Imagine the following scenario: You’ve found a charming place in New Jersey, and it all looks perfect at first glance. You make a spur in the moment decision and decide to buy it only to find out later that the parking in that area is forbidden. To avoid these kinds of problems, booking a reputable real estate agent is a must. Not only are they a great resource in terms of showing you all the nooks and crannies, but they are also experienced in the art of price adjustment. They’ll know exactly how to negotiate on your behalf, which could end up saving you a lot of money. Not to mention that they know what all that paperwork you’ve been struggling to understand actually means. They can help you clarify all the clauses and professional jargon as well as help you uncover any hidden fees you may have skimmed over.

Beyond the buying process, a reliable agent will stay in contact and help you even after the papers are signed. This can be especially useful if you don’t live near the property.

Know your taxes

Before buying a vacation home, it’s essential you understand that tax rules associated with second homes can be quite complex. It will vary greatly depending on whether it’s classified as a rental property or personal residence. Basically, if you’re using your vacation home for less than 10 percent of the days it’s rented, it’s considered a business. Consequently, if you’re using it for more than 10 percent, then it’s listed as personal property. Inform yourself of the tax breaks which will make owning a vacation home more affordable.

However, keep in mind that laws and tax rules for second homes vary from state to state. To avoid confusion, it’s best to consult with an accountant that can advise you on these issues. The same way professional real estate agents can help you with the buying process, an accountant can help you make sense of the taxes. If you’d like to dig deeper yourself, the IRS’s website has all the information you need.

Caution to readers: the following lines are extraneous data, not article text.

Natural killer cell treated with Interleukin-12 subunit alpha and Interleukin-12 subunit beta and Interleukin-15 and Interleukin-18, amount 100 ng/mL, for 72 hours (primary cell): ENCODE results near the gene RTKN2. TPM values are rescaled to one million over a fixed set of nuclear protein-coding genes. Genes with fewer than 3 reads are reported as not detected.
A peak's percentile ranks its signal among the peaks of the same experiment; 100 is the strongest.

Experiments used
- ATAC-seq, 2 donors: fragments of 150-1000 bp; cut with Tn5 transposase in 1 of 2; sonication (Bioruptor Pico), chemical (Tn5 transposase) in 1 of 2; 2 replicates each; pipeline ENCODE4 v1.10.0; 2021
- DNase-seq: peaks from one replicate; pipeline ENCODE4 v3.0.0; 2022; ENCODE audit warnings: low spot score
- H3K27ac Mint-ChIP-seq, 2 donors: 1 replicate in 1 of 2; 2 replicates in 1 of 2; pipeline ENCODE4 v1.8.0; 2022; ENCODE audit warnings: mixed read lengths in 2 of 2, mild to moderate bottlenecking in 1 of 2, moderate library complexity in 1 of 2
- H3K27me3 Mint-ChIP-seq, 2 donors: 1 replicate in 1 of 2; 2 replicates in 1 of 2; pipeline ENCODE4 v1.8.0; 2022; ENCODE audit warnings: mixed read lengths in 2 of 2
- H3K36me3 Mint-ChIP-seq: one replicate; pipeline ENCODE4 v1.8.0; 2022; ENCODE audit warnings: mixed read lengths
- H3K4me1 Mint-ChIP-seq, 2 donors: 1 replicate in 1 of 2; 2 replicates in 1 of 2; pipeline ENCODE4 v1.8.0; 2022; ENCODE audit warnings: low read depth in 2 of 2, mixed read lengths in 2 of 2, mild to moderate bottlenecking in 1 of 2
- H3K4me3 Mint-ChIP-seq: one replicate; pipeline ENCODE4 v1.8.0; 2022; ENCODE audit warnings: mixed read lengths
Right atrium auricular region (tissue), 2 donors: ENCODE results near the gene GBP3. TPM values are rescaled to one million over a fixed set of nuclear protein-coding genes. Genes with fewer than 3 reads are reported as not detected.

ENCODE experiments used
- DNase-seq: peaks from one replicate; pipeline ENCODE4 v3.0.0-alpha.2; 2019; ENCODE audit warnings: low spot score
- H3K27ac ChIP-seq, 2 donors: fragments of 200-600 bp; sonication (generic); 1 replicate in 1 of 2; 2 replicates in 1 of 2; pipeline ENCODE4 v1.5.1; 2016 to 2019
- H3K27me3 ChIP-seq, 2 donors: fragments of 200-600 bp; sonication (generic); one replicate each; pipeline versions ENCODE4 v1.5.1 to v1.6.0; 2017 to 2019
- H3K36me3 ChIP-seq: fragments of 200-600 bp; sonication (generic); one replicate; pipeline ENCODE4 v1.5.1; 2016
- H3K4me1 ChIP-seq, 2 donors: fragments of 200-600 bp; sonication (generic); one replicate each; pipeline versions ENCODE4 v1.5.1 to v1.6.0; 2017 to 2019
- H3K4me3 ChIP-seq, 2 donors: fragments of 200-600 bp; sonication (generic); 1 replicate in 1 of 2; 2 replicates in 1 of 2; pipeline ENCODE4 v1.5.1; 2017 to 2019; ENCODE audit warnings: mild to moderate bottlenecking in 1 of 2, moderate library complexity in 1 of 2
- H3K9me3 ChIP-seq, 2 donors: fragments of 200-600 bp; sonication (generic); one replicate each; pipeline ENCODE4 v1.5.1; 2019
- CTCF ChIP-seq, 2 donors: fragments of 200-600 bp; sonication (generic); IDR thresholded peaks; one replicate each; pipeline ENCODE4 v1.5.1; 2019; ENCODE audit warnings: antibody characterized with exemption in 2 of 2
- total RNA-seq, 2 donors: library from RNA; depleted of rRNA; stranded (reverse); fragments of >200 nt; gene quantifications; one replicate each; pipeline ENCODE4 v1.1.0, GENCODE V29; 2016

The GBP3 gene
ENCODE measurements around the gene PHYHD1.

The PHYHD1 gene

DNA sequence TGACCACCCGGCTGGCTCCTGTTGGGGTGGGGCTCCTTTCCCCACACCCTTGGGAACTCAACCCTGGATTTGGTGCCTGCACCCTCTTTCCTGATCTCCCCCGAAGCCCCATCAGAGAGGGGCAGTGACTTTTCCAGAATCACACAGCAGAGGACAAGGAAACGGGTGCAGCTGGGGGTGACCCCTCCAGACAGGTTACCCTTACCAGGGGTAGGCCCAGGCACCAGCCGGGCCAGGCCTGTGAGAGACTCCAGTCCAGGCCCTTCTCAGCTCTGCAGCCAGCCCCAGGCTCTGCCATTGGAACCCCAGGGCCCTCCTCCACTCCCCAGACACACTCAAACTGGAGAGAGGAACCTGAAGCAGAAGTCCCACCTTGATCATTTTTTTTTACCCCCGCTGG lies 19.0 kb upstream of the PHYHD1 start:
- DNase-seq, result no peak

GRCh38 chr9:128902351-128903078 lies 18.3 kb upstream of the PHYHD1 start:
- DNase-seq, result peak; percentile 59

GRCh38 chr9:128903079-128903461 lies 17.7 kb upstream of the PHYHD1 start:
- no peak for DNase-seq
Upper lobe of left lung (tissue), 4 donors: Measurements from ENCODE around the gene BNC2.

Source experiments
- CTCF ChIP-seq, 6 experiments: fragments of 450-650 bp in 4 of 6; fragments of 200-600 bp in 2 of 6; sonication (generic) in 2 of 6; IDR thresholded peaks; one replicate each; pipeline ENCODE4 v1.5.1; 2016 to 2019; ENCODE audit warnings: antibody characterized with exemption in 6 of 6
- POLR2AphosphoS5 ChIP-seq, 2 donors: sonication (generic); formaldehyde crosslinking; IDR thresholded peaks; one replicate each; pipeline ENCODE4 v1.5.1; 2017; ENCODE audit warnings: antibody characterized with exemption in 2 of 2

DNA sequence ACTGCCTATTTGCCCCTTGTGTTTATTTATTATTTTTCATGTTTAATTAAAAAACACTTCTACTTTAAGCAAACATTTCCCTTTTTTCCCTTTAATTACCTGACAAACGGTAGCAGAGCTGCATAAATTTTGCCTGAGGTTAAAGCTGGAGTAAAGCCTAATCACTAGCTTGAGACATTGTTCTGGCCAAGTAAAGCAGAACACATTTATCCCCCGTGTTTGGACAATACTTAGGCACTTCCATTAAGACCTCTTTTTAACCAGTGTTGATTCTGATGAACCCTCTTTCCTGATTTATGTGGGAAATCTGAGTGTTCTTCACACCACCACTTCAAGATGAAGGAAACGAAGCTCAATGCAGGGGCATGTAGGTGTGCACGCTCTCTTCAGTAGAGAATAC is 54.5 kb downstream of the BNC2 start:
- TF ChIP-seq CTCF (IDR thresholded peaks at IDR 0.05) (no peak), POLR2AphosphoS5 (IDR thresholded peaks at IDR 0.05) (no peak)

Understand the Mortgage

The mortgage financing for a second home will be calculated on top of any mortgage debt on your primary home for which you will likely need to make a down payment of 10 percent to 20 percent.  In addition to a cash down-payment, there are other options if you don’t have that much saved up.  You are able to tap into the equity on your primary home, as well as a HELOC (home equity line of credit), or funds from your 401k to cover the funds for the down payment.  Rates tend to be similar to primary mortgages, which is helpful- at least they’re not higher because you’re taking on additional debt!  If you plan on using this home as a part-time rental, the good news is this is allowed with a second mortgage, as long as it isn’t a long term rental.  Buying a second home is an exciting prospect, but it is important to talk to an experienced lender before making a large financial investment.

Take your time

The most important thing during the process is to go slowly and avoid making rash decisions. Having an understanding that vacation properties are a lot different than traditional rentals is also important. When renting out the property the income will be dependent on the season. Factoring in the off-season costs, overall monthly expenses, and furnishing are crucial for your rental to be successful. In case you’re buying it for the family vacations, have in mind that you’ll want it close to home as it will be easier to keep it maintained. Yes, buying a vacation home can be a real home run, but only when each step is carefully thought-out. For this reason, hiring a professional real estate agent to help you along the way will make a big difference in the final decision.